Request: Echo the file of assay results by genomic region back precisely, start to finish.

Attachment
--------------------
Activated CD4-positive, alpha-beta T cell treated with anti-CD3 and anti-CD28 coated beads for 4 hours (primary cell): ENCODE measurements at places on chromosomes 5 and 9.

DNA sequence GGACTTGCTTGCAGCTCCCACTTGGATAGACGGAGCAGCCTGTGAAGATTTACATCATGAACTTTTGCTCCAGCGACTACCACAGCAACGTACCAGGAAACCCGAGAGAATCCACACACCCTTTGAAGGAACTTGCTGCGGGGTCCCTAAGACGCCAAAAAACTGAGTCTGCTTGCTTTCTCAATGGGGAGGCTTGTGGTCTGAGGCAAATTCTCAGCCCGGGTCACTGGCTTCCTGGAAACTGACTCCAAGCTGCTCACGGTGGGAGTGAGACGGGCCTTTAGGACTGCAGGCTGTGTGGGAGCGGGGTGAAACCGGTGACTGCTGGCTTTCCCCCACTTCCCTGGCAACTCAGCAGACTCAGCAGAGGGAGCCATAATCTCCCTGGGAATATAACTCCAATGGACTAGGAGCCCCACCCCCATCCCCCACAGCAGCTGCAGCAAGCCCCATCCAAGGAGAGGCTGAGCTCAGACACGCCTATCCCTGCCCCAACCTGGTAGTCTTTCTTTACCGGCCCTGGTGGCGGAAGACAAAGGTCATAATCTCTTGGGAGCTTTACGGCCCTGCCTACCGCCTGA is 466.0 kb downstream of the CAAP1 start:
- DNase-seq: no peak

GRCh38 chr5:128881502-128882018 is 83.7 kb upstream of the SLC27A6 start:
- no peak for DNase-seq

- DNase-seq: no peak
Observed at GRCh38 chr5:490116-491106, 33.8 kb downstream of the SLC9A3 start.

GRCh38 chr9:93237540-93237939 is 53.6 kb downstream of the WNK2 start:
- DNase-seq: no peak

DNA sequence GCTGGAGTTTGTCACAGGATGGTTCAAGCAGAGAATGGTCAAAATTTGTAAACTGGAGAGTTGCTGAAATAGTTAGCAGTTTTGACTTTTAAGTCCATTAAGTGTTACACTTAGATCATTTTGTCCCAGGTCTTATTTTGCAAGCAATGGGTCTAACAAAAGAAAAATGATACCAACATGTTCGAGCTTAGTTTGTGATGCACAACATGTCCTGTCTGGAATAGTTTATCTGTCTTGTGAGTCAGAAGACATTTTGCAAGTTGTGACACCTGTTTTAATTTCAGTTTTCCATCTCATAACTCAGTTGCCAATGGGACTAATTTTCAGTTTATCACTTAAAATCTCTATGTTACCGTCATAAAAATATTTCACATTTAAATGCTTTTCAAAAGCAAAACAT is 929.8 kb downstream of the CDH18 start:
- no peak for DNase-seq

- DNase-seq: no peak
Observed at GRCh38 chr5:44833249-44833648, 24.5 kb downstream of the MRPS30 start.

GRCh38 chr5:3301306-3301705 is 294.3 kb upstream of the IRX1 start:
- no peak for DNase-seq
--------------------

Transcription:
Activated CD4-positive, alpha-beta T cell treated with anti-CD3 and anti-CD28 coated beads for 4 hours (primary cell): ENCODE measurements at places on chromosomes 5 and 9.

DNA sequence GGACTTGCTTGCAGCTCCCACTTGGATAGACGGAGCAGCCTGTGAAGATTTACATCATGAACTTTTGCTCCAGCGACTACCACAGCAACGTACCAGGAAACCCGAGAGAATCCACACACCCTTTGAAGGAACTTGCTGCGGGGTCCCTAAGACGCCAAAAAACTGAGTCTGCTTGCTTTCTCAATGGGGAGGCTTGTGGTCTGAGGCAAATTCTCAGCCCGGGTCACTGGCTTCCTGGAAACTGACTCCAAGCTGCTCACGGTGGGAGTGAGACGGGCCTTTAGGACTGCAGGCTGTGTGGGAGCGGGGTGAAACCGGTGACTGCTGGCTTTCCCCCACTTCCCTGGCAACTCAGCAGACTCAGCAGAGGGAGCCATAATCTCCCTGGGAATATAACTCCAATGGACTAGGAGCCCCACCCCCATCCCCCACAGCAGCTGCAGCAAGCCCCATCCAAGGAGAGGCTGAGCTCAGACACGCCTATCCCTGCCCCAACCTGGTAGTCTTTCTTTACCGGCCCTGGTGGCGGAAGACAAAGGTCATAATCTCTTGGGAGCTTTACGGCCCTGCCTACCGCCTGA is 466.0 kb downstream of the CAAP1 start:
- DNase-seq: no peak

GRCh38 chr5:128881502-128882018 is 83.7 kb upstream of the SLC27A6 start:
- no peak for DNase-seq

- DNase-seq: no peak
Observed at GRCh38 chr5:490116-491106, 33.8 kb downstream of the SLC9A3 start.

GRCh38 chr9:93237540-93237939 is 53.6 kb downstream of the WNK2 start:
- DNase-seq: no peak

DNA sequence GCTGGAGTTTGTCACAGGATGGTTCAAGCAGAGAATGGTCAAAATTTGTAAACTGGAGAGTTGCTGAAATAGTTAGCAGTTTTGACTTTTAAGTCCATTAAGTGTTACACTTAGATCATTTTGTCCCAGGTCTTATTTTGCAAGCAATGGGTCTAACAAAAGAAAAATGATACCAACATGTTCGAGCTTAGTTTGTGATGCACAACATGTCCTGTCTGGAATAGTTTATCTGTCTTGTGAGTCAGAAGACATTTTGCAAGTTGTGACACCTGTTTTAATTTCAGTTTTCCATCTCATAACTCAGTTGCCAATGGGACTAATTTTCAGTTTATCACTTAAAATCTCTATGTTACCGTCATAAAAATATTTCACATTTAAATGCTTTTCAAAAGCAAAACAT is 929.8 kb downstream of the CDH18 start:
- no peak for DNase-seq

- DNase-seq: no peak
Observed at GRCh38 chr5:44833249-44833648, 24.5 kb downstream of the MRPS30 start.

GRCh38 chr5:3301306-3301705 is 294.3 kb upstream of the IRX1 start:
- no peak for DNase-seq